ABERYSTWYTH – Scientists estimate that there are more than 400,000 species of plants on earth, at least half of which are edible for humans. Indeed, it is entirely possible that we are capable of eating 300,000 plant species. And yet we consume just a tiny fraction of that. Homo sapiens, the most cosmopolitan of species, one that thrives by virtue of being a generalist, eats only about 200 plant species. Remarkably, a mere three crops – maize, rice, and wheat – account for more than half of the calories and proteins that we derive from plants.
Strangely, there have been few attempts to explain why we consume so few of the species that are possible to eat. Taste is not the answer. Nor is nutritional value. The plants we eat have been enhanced by generations of selection, in which farmers have favored those with the most palatability, the greatest nutritional value, and the highest yield. As much as one might hate broccoli, it is likely to be far tastier than most of the 300,000 alternatives. Wild plants taste like wild plants because they still are wild plants. But why is that?
In Guns, Germs, and Steel, the geographer and science writer Jared Diamond argues that the explanation for our limited menu lies within the plants themselves. Diamond argues that when agriculture was still in its infancy, our ancestors were remarkably efficient at identifying the very few species that were suitable for domestication – by which Diamond means not being poisonous.
The logic seems impeccable, and it is true that the vast majority of the planet’s 400,000 plant species do contain chemical defenses (poisons) to defend themselves from grazing herbivores. But, unfortunately for Diamond’s theory, many of our most important crops are also stuffed full of toxins, to the extent that if they were introduced today, they would most likely be banned for human consumption.
Examples include the tomato, its relative the potato, and many other root crops, such as cassava, which contains cyanide; taro, which is full of oxalates; and yams, which produce defense chemicals that mimic female hormones. Indeed, many of the plants we love to grow and eat, including chilies, mustard, horseradish, and wasabi, are attractive precisely because they are packed with potentially harmful chemicals.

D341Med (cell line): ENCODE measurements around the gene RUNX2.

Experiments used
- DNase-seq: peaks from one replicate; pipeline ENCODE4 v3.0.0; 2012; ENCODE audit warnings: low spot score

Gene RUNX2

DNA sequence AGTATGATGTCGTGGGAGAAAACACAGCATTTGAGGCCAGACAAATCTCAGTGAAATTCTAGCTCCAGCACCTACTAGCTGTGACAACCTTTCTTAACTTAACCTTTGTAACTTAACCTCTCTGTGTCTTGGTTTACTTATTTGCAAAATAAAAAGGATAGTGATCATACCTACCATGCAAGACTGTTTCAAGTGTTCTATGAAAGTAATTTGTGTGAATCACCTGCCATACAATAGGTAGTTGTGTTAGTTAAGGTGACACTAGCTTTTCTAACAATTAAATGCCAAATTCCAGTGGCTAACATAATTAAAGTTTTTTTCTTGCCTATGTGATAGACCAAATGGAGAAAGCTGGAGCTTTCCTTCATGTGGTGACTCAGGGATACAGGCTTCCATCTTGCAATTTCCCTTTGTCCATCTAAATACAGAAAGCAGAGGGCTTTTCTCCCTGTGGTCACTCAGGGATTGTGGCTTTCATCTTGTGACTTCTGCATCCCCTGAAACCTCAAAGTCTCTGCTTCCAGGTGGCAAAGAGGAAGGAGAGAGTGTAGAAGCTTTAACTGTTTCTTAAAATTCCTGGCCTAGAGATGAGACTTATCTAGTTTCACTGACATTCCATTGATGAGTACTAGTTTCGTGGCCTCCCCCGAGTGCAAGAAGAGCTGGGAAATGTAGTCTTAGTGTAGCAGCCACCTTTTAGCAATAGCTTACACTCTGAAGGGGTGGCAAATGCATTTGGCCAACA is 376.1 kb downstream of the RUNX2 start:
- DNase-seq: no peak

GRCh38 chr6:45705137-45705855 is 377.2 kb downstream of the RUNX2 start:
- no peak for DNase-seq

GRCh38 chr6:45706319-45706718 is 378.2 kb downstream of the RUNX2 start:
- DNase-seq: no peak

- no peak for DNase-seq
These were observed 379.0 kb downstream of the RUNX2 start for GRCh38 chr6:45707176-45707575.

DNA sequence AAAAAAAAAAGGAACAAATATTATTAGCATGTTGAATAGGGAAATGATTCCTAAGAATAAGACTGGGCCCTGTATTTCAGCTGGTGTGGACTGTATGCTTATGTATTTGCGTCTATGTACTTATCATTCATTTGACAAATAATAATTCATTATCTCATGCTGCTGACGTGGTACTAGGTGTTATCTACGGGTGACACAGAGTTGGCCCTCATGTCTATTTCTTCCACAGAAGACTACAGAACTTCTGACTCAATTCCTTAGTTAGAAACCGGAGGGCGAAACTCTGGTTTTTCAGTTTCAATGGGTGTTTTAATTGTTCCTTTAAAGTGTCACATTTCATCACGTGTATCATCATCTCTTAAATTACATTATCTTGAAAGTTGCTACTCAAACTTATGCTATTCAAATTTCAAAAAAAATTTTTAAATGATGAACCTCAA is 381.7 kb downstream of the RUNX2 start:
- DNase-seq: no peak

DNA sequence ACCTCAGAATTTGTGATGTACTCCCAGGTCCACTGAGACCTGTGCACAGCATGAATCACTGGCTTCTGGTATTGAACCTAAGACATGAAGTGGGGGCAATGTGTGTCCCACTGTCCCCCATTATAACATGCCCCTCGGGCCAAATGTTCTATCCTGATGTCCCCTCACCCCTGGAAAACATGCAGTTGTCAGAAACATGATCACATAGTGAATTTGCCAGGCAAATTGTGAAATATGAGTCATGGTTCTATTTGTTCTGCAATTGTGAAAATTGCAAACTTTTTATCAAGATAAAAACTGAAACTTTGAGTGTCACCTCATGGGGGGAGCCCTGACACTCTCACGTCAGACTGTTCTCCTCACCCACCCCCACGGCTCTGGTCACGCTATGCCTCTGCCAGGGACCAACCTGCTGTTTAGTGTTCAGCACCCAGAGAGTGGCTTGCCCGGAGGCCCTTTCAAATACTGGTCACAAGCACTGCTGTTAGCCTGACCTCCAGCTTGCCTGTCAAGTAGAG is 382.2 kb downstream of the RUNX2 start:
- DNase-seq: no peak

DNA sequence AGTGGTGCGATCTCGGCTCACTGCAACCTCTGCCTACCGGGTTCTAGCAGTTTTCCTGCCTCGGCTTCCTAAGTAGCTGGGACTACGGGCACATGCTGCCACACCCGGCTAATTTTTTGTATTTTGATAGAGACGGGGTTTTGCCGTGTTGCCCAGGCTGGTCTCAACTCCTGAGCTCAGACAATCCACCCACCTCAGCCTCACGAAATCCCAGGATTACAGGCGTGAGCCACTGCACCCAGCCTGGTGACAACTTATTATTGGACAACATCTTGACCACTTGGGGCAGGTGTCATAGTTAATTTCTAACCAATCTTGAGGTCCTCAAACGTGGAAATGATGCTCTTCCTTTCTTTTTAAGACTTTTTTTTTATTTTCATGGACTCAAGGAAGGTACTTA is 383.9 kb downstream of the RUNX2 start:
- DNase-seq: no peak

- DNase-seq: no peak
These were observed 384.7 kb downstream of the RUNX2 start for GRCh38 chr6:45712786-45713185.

What distinguishes food crops from other plants has nothing to do with taste, nutrition, or whether they contain poisons. The plants we eat are atypical because of their particularly dull sex lives.
Many biologists believe that the reason there are so many species of flowering plants is that each has become dependent on a unique species of insects that coevolved to pollinate it. In other words, these are plants with elaborate sex lives. The more unusual the mechanism of insect pollination, the greater the genetic separation among plant populations becomes, almost as if they had evolved on different islands.
This explains why there are roughly 25,000 orchid species. Orchids are the kinky exhibitionists of the botanical world. Many of them have extremely elaborate flowers that have evolved to trick male bees or wasps into trying to copulate with them, thereby ensuring that they are regularly pollinated.
This explains why we don’t farm orchids for food. Seducing bees and wasps might work well for a few individual flowers, but it would never work on an agricultural scale. There would never be enough male wasps to pollinate an entire crop; and if there were, they would soon tire or wise up. Furthermore, because wasps are not found everywhere, an orchid crop could never be pollinated outside its original range.
Most food crops, by contrast, can be pollinated by different types of insects. They can be successfully cultivated around the world, using whatever insects are available to pollinate them. The most common crops of all – wheat, maize, and rice – are grasses that rely on the wind for pollination. Others, such as potatoes and yams, are spread vegetatively and are rarely propagated from seed at all, while some crops that would naturally be insect pollinated, such as oilseed rape, become wind pollinated when they are grown on an industrial scale.
A more adventurous plant diet is possible. But it would have to accommodate the quirky sex lives of what we include in it. John Warren is Professor of Botany at Aberystwyth University and the author of The Nature of Crops.
By John Warren